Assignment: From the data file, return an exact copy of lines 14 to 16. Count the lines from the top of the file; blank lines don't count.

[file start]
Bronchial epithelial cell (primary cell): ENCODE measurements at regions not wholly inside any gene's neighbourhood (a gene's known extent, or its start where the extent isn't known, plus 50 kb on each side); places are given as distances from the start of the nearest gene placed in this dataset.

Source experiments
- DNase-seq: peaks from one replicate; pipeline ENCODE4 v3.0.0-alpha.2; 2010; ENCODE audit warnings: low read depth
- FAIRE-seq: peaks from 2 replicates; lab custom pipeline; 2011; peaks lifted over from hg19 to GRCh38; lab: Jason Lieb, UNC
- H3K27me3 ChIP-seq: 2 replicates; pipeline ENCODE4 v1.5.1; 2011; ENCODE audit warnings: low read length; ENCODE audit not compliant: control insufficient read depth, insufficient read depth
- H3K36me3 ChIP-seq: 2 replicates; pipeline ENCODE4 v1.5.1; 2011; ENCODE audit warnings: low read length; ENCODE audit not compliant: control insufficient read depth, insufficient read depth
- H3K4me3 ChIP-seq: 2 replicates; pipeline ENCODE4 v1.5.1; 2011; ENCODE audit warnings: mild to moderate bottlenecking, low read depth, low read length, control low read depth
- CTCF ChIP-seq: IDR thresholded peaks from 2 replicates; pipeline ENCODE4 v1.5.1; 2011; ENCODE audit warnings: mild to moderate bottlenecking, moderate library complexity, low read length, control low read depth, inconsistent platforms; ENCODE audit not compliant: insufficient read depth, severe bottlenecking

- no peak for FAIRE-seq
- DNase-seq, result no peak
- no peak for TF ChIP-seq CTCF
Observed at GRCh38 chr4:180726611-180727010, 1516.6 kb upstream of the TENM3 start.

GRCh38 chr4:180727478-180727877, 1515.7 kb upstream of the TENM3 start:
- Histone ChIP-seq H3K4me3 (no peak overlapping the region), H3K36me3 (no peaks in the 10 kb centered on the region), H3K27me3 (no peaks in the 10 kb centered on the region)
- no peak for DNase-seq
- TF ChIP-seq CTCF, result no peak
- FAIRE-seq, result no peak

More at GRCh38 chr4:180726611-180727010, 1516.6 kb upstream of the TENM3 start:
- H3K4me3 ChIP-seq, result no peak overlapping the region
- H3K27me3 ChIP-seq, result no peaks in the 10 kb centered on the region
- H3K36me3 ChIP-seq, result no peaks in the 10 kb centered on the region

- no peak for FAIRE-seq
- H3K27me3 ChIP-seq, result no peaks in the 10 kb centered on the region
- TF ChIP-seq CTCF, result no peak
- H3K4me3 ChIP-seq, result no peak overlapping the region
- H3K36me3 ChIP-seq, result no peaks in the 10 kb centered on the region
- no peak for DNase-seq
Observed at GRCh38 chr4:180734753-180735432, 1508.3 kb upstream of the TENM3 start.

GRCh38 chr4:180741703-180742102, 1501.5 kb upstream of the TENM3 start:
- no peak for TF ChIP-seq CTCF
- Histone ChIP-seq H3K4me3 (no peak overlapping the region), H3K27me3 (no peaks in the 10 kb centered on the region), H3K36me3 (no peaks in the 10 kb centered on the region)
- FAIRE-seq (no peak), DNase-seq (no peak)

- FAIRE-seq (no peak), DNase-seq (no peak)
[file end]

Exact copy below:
- Histone ChIP-seq H3K4me3 (no peak overlapping the region), H3K36me3 (no peaks in the 10 kb centered on the region), H3K27me3 (no peaks in the 10 kb centered on the region)
- no peak for DNase-seq
- TF ChIP-seq CTCF, result no peak